Intel, MS release 1998 PC blueprint

Intel Corp. and Microsoft Corp. are a step closer to defining the design of desktop PCs in 1998 and 1999.

The companies have made available for final review Version 0.9 of the PC98 Design Guide. The final version, 1.0, is expected by the middle of next month.

PC98, co-authored by Intel, Microsoft and Compaq Computer Corp., defines the minimum requirements for desktop PCs. PC makers build systems according to the guide to become eligible for the Microsoft logo program, which involves cooperative marketing, advertising and branding.

Intel officials estimate that less than five per cent of the huge document will be different from the PC97 guide, but there are a few notable additions, including bus architecture, hard disk type, and performance and management.

Specifically, PC98 calls for faster internal buses and dedicated buses to support three-dimensional graphics, said John Hyde, platform architect in the desktop initiatives group at Intel, in Santa Clara, Calif.

PC makers will be required to implement either a 66MHz or 100MHz internal bus and a 64-bit PCI or AGP (Accelerated Graphics Port) bus, Hyde said.

"It is necessary to mandate a separate bus for graphics because 3D graphics need a lot of memory bandwidth," Hyde said.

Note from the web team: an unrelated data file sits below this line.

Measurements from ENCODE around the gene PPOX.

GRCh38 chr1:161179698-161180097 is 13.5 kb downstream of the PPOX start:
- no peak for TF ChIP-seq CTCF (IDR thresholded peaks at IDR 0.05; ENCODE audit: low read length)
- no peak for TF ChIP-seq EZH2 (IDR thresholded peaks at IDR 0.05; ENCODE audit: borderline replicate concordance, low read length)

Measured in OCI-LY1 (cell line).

Entry-level systems will likely implement the 64-bit PCI bus, while more pricey systems will engage the AGP bus. The use of Intel's AGP is expected to further its "visual computing" initiative, which involves graphics hardware, bus architecture and software to propel Wintel-based graphics workstations.

To accommodate the multitasking capability in Windows 95 and Windows NT, the guide now requires PC makers to implement a bus mastering hard drive on entry-level PCs, and SCSI hard drives on workstations. "IDE [hard drives] were fine for single-task operating systems, but not for multitasking," said Hyde.

The guide also recommends, but does not require, RAID storage for workstations. RAID solutions have historically been the domain of servers.

Also new are required manageability features. For example, next year's systems will include motherboards with components that can be monitored through enterprise management software.

Despite Intel and Microsoft's attempts to rid the PC industry of the legacy ISA bus, it will not come to pass even next year. The exclusion of ISA, which does not support Plug and Play, will still be a recommendation, not a requirement, in PC98, meaning that PC makers will continue to build it in. "You can imagine a big, sad face attached to this part of the spec," said Hyde. "We wanted to get rid of ISA in 1998, but we can't do it before 1999."

After January 1999, Microsoft will not grant a Windows logo to PC makers who include ISA slots in its systems.

Although PC98 1.0 will be completed next month, PC makers have until July 1998 to make desktop systems compliant with the design guide.